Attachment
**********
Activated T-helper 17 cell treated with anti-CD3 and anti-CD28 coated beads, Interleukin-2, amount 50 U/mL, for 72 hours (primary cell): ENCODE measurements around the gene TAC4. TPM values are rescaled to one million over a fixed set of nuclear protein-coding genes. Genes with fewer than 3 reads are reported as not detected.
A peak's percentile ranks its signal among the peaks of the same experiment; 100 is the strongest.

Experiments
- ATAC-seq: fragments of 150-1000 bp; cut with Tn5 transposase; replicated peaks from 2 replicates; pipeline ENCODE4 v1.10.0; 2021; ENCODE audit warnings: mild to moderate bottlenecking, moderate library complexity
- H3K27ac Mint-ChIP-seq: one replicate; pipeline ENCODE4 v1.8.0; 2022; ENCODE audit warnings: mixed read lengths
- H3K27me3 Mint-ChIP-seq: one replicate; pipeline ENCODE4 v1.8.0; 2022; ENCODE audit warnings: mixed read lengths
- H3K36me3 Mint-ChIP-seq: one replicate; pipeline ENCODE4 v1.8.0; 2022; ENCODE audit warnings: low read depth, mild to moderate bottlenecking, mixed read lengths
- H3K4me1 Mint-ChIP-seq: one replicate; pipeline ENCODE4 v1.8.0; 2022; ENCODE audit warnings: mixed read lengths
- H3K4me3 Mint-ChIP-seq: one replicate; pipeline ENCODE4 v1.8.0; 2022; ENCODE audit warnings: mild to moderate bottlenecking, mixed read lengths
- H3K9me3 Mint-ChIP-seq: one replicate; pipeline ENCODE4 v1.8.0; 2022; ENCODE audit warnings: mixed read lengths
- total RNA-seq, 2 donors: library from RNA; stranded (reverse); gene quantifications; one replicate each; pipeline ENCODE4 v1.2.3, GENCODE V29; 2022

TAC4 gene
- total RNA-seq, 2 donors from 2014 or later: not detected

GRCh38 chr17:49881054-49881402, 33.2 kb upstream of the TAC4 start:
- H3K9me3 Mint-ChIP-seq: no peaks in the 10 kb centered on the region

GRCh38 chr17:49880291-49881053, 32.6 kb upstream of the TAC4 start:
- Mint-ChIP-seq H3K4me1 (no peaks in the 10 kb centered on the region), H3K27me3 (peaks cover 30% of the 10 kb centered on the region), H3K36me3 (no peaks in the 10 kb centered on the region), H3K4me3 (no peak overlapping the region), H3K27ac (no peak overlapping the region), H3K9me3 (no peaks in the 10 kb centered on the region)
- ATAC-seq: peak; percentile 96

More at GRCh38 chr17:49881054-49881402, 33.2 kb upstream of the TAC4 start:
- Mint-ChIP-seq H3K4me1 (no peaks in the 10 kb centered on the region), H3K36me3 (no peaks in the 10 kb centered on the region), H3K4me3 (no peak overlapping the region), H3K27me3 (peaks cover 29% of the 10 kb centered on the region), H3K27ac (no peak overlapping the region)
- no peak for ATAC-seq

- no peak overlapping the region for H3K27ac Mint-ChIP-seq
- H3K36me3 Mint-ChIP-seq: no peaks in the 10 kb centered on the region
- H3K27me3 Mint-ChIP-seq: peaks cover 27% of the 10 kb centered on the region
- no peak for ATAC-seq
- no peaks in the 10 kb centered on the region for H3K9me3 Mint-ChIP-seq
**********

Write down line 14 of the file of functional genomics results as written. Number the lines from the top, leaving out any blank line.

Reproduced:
GRCh38 chr17:49881054-49881402, 33.2 kb upstream of the TAC4 start: